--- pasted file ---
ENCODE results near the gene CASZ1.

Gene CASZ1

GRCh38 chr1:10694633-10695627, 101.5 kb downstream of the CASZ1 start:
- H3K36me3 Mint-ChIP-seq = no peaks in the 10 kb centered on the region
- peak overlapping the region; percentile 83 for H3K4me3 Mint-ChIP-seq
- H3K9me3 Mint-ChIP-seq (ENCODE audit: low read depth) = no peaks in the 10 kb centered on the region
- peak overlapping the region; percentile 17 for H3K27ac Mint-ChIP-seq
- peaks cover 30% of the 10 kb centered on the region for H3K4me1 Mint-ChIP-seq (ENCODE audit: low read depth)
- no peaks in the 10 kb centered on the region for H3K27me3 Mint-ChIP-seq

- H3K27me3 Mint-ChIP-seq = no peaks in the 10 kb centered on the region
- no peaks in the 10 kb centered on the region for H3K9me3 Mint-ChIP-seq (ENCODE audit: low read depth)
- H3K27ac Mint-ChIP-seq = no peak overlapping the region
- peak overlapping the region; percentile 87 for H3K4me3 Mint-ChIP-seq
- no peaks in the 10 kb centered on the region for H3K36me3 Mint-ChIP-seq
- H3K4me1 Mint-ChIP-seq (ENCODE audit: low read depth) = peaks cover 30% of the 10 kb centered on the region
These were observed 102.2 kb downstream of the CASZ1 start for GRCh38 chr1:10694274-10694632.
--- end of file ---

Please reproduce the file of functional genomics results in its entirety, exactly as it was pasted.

ENCODE results near the gene CASZ1.

Gene CASZ1

GRCh38 chr1:10694633-10695627, 101.5 kb downstream of the CASZ1 start:
- H3K36me3 Mint-ChIP-seq = no peaks in the 10 kb centered on the region
- peak overlapping the region; percentile 83 for H3K4me3 Mint-ChIP-seq
- H3K9me3 Mint-ChIP-seq (ENCODE audit: low read depth) = no peaks in the 10 kb centered on the region
- peak overlapping the region; percentile 17 for H3K27ac Mint-ChIP-seq
- peaks cover 30% of the 10 kb centered on the region for H3K4me1 Mint-ChIP-seq (ENCODE audit: low read depth)
- no peaks in the 10 kb centered on the region for H3K27me3 Mint-ChIP-seq

- H3K27me3 Mint-ChIP-seq = no peaks in the 10 kb centered on the region
- no peaks in the 10 kb centered on the region for H3K9me3 Mint-ChIP-seq (ENCODE audit: low read depth)
- H3K27ac Mint-ChIP-seq = no peak overlapping the region
- peak overlapping the region; percentile 87 for H3K4me3 Mint-ChIP-seq
- no peaks in the 10 kb centered on the region for H3K36me3 Mint-ChIP-seq
- H3K4me1 Mint-ChIP-seq (ENCODE audit: low read depth) = peaks cover 30% of the 10 kb centered on the region
These were observed 102.2 kb downstream of the CASZ1 start for GRCh38 chr1:10694274-10694632.